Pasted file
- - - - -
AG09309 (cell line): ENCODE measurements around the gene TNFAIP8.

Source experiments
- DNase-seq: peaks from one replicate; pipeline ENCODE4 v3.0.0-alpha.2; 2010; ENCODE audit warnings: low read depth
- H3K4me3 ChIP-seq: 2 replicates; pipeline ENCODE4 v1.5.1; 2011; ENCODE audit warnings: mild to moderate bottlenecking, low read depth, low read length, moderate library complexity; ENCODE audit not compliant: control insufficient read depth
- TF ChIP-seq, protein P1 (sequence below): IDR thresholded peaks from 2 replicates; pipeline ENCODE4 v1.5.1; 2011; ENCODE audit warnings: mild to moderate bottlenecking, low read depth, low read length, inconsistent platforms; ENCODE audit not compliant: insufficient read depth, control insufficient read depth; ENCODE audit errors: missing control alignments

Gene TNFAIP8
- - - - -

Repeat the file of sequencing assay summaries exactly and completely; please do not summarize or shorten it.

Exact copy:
AG09309 (cell line): ENCODE measurements around the gene TNFAIP8.

Source experiments
- DNase-seq: peaks from one replicate; pipeline ENCODE4 v3.0.0-alpha.2; 2010; ENCODE audit warnings: low read depth
- H3K4me3 ChIP-seq: 2 replicates; pipeline ENCODE4 v1.5.1; 2011; ENCODE audit warnings: mild to moderate bottlenecking, low read depth, low read length, moderate library complexity; ENCODE audit not compliant: control insufficient read depth
- TF ChIP-seq, protein P1 (sequence below): IDR thresholded peaks from 2 replicates; pipeline ENCODE4 v1.5.1; 2011; ENCODE audit warnings: mild to moderate bottlenecking, low read depth, low read length, inconsistent platforms; ENCODE audit not compliant: insufficient read depth, control insufficient read depth; ENCODE audit errors: missing control alignments

Gene TNFAIP8